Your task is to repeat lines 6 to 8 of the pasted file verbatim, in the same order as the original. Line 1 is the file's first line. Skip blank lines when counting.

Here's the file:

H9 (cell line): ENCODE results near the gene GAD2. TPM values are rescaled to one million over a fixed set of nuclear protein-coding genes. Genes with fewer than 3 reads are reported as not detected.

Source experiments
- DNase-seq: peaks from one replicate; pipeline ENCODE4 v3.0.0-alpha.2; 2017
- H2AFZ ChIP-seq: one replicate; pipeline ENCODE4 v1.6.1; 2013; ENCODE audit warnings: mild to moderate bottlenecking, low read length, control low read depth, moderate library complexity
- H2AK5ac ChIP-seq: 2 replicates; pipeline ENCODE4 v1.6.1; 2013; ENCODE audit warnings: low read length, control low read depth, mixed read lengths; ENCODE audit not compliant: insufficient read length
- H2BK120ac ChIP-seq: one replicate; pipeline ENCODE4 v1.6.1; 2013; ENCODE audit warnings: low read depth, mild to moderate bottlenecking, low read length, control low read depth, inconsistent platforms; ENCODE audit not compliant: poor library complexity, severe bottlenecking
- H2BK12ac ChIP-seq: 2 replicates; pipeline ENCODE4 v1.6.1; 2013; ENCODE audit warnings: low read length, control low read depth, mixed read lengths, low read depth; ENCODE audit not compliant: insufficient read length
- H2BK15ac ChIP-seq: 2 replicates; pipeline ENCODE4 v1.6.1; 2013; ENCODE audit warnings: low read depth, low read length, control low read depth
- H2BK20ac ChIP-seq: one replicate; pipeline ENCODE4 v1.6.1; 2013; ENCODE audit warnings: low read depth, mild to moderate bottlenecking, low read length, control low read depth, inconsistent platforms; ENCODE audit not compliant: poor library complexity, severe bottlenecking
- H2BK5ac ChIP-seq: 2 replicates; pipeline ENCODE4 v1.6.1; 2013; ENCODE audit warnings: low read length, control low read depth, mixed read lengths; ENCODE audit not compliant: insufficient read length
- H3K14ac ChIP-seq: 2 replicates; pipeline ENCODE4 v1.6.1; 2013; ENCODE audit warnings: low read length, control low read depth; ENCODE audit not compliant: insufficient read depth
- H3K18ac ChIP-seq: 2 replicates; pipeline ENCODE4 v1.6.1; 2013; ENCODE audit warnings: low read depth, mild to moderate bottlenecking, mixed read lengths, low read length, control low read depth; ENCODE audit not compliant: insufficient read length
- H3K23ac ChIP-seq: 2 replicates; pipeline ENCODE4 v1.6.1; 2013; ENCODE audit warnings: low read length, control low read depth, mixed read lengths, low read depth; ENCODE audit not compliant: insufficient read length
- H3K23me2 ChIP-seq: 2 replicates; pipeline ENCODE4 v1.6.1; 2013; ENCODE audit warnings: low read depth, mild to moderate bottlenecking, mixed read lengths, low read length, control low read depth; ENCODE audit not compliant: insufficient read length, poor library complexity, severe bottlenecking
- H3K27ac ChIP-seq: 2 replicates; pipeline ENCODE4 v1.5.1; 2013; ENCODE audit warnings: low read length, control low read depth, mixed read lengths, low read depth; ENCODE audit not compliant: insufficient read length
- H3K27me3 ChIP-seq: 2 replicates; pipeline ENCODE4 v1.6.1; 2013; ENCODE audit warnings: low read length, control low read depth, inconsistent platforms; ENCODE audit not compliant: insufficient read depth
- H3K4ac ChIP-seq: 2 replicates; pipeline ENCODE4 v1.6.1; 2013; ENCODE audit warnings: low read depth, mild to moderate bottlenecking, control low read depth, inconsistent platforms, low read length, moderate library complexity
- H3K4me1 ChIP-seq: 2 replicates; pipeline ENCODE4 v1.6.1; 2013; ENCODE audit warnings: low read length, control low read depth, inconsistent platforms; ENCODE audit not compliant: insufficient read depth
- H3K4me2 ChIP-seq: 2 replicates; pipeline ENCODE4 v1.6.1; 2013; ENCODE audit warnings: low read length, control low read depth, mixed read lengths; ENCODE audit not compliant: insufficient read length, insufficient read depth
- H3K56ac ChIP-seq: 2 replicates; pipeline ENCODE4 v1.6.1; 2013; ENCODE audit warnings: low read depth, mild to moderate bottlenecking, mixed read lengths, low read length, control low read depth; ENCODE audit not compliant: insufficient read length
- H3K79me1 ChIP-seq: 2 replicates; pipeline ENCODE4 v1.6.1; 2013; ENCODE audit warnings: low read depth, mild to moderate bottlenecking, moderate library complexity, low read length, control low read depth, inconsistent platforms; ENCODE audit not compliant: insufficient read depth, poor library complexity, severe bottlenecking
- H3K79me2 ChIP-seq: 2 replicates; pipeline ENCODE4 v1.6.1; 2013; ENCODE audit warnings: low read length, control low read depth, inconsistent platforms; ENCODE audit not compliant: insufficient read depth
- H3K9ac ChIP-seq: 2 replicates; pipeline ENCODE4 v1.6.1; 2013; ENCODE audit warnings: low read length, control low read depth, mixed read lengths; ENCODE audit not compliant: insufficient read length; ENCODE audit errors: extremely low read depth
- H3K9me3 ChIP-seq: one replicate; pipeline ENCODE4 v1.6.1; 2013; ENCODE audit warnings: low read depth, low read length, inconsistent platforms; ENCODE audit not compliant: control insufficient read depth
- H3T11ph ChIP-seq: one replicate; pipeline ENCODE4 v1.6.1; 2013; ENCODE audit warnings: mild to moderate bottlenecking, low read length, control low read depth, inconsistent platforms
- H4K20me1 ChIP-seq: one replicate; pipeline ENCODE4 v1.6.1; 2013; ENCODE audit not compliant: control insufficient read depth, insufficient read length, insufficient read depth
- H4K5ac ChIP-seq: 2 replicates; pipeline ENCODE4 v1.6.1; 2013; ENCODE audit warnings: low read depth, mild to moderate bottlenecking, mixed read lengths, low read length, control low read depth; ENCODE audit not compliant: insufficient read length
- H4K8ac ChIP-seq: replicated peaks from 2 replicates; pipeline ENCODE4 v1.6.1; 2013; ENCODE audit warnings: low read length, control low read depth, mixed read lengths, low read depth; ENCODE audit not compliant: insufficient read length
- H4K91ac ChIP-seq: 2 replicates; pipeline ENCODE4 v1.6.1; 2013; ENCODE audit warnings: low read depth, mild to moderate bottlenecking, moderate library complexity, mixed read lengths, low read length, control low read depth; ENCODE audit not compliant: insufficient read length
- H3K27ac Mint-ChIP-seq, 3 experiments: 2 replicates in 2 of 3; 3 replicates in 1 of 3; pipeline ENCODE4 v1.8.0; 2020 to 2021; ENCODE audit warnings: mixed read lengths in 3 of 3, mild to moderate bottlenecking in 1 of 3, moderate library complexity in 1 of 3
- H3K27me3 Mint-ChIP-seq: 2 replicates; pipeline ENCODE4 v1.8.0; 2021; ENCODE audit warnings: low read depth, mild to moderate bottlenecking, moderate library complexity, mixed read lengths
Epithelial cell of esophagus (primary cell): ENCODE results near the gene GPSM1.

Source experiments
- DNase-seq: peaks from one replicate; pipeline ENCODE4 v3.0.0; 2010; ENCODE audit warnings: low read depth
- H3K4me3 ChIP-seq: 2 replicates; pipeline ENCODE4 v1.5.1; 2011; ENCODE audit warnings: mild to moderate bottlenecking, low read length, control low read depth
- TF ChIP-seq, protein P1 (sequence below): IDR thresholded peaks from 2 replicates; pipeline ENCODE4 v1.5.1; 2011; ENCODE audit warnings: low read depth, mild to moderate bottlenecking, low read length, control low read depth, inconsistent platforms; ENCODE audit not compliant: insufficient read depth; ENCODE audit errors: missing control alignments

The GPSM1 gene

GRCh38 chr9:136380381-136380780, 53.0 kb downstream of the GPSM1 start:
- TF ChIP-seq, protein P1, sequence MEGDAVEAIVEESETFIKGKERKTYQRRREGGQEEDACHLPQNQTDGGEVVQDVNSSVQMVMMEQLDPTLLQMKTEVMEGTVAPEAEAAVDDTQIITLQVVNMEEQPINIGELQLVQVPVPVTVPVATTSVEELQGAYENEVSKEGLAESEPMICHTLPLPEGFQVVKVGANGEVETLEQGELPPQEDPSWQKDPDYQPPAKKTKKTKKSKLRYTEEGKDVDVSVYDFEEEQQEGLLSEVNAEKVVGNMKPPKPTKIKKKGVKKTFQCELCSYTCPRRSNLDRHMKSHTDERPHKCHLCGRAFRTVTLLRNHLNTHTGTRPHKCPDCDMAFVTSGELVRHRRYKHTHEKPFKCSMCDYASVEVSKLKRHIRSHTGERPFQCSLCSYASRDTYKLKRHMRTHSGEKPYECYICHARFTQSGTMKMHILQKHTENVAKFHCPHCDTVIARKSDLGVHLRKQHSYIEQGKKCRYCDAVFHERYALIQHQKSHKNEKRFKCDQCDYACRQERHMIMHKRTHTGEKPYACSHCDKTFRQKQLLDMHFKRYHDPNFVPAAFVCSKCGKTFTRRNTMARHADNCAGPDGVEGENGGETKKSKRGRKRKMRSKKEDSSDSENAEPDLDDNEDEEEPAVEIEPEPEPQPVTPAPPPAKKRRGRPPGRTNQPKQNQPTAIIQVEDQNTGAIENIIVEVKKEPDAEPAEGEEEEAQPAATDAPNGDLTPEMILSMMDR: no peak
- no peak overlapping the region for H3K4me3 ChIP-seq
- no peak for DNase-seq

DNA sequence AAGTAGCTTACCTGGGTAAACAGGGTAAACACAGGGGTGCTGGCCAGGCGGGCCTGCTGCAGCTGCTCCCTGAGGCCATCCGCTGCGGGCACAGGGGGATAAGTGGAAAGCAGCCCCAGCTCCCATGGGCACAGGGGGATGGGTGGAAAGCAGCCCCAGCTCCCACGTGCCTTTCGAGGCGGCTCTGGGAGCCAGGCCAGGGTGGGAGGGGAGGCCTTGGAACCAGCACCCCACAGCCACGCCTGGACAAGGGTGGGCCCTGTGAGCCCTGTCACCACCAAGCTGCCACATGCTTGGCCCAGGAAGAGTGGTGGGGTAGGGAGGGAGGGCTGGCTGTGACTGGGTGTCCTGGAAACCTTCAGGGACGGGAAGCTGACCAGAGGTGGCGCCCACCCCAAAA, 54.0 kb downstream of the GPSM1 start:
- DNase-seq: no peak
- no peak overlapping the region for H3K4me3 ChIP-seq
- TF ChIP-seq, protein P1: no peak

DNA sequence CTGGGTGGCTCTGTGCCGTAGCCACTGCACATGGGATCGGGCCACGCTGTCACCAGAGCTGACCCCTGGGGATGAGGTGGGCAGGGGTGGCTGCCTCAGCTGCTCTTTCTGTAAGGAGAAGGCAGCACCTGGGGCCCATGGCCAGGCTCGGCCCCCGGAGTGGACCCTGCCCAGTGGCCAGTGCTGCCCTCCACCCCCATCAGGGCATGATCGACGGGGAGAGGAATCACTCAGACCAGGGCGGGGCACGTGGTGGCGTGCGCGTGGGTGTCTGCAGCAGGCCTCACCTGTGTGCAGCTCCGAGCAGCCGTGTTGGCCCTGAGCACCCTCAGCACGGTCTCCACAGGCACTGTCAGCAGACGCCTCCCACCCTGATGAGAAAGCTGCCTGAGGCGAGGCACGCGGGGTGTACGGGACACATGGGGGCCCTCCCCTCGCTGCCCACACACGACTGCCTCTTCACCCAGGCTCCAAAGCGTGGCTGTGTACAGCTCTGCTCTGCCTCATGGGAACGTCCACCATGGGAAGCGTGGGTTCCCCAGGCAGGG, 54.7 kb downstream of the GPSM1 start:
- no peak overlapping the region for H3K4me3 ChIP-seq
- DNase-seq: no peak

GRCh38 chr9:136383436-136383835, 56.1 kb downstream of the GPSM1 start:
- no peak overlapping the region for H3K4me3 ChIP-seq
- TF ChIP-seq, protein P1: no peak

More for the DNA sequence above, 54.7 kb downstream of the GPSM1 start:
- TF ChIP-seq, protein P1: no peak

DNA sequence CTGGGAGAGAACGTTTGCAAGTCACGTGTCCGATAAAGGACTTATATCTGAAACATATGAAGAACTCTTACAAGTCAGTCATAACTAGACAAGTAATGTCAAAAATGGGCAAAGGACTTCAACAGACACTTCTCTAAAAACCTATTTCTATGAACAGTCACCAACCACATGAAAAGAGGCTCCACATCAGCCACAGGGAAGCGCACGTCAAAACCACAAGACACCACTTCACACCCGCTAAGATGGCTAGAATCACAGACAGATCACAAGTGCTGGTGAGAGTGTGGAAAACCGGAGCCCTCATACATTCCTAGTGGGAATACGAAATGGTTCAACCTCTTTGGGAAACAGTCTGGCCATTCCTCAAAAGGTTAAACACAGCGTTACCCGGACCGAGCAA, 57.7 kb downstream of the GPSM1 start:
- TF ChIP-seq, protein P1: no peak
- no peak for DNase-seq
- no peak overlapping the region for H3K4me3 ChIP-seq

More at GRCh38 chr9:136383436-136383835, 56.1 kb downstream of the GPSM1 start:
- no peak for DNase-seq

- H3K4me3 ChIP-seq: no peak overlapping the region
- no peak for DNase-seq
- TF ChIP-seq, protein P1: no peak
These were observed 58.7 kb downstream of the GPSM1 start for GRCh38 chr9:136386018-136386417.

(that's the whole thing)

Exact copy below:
- H2BK120ac ChIP-seq: one replicate; pipeline ENCODE4 v1.6.1; 2013; ENCODE audit warnings: low read depth, mild to moderate bottlenecking, low read length, control low read depth, inconsistent platforms; ENCODE audit not compliant: poor library complexity, severe bottlenecking
- H2BK12ac ChIP-seq: 2 replicates; pipeline ENCODE4 v1.6.1; 2013; ENCODE audit warnings: low read length, control low read depth, mixed read lengths, low read depth; ENCODE audit not compliant: insufficient read length
- H2BK15ac ChIP-seq: 2 replicates; pipeline ENCODE4 v1.6.1; 2013; ENCODE audit warnings: low read depth, low read length, control low read depth